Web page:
Why is listening to your body important for your health? How can you recognize hunger cues in adults?
To free yourself from the pressure to diet, you should practice listening to your body’s hunger and fullness cues. Intuitive Eating by Evelyn Tribole and Elyse Resch says that this practice helps you notice and fulfill your hunger, as well as prevents you from overeating.
Find out how to recognize physical and emotional hunger cues in adults.
Listen to Your Body’s Hunger and Fullness Cues
The authors offer the following advice for tuning in to hunger cues in adults:
1) Practice mindful eating by assessing your hunger levels before, during, and after each meal. This allows you to become more aware of how much and how often your body requires nourishment.
(Shortform note: Mindful eating experts suggest that understanding seven different types of hunger helps you assess hunger levels by differentiating between genuine physical hunger and other triggers for eating: 1) Stomach hunger—the physical hunger felt when the body needs nourishment. 2) Eye hunger—the desire for food stimulated by seeing delicious-looking dishes. 3) Nose hunger—cravings triggered by the aroma of food. 4) Mouth hunger—craving specific tastes or textures. 5) Mind hunger—emotional or psychological hunger driven by stress or boredom. 6) Heart hunger—longing for emotional connection or comfort, sometimes fulfilled through food. 7) Cellular hunger—a deeper need for essential nutrients.)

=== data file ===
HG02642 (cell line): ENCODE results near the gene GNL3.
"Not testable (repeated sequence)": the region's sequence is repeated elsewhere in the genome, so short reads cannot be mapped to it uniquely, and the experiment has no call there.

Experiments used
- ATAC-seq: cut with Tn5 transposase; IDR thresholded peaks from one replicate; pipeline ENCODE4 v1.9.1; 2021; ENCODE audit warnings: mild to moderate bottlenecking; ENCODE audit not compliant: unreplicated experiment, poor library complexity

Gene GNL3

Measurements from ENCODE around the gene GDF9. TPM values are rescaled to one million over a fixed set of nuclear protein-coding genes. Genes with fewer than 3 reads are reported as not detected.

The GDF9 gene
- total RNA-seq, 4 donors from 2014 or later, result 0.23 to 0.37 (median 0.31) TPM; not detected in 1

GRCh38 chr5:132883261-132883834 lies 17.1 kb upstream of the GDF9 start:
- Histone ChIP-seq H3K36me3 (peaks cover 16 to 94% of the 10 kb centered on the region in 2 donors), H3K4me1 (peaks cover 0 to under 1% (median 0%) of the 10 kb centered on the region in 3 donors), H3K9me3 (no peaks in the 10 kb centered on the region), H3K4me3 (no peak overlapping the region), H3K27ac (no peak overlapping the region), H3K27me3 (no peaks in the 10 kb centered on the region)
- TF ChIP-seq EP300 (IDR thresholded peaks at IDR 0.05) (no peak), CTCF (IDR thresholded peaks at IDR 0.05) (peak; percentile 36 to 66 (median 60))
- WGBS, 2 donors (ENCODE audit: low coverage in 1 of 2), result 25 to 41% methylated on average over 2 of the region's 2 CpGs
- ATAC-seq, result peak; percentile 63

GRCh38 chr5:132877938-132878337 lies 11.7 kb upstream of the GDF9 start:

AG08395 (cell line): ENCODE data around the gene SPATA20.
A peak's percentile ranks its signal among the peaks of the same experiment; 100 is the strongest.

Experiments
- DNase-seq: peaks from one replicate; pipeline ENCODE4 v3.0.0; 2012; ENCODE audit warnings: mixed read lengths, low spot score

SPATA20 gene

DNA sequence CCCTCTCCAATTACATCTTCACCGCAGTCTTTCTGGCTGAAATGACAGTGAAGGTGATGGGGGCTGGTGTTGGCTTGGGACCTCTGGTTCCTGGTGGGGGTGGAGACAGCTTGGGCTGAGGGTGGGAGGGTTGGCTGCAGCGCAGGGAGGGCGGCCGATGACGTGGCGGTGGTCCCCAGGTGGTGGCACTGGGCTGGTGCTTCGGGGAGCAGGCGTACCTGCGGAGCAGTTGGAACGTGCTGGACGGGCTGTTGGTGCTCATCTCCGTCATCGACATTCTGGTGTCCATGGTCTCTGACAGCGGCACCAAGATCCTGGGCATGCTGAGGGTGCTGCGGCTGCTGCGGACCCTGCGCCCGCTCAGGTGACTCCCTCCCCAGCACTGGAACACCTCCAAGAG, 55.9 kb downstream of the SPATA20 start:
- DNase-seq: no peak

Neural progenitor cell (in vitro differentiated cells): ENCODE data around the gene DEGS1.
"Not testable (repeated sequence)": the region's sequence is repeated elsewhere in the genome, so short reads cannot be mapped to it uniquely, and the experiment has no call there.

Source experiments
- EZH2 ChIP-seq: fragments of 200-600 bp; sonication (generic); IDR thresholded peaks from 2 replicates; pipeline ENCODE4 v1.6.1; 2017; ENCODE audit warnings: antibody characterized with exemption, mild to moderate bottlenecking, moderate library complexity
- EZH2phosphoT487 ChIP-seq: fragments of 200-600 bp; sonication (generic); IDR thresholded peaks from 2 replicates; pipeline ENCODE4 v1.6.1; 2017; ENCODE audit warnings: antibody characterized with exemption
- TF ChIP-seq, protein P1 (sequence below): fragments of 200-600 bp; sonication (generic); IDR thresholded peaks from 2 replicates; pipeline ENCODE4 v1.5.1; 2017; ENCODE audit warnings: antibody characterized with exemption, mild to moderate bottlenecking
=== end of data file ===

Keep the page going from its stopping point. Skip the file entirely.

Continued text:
2) Pay attention to bodily sensations that indicate hunger, such as a grumbling stomach or low energy levels. When you experience a hunger cue, eat promptly to avoid excessive hunger—being too hungry makes it challenging to discern what food your body needs and when it’s had enough.
(Shortform note: Experts suggest that paying attention to bodily sensations helps you distinguish between hunger and appetite. Hunger is a physiological response driven by biological needs to maintain energy levels. On the other hand, appetite is the desire to eat, often influenced by emotions or external factors. One way to differentiate between the two is to observe your reaction to a nutritious dish you don’t particularly enjoy. If you would willingly eat it, it’s likely true hunger. However, if you find yourself craving a specific indulgence instead, such as a slice of rich chocolate cake, it’s more likely appetite.)
3) Ensure easy access to food by preparing meals and snacks in advance. This eliminates feelings of deprivation that trigger overeating because you can confidently stop eating when you’ve had enough, knowing that you can meet your body’s needs whenever hunger arises.
(Shortform note: While the idea of preparing food in advance may appear to contradict the advice to eat only according to your body’s hunger cues and needs, there is a way to align both approaches and stay true to your body’s internal signals. When meal prepping, plan your meals for the week with a flexible mindset, focusing on creating a variety of options that appeal to your individual tastes and preferences. This allows you to have easy access to choices while remaining open to your body’s changing needs and cues. Trusting your instincts and honoring your hunger and fullness cues will guide you in selecting the right meal from your prepped options, promoting a balanced and satisfying eating experience.)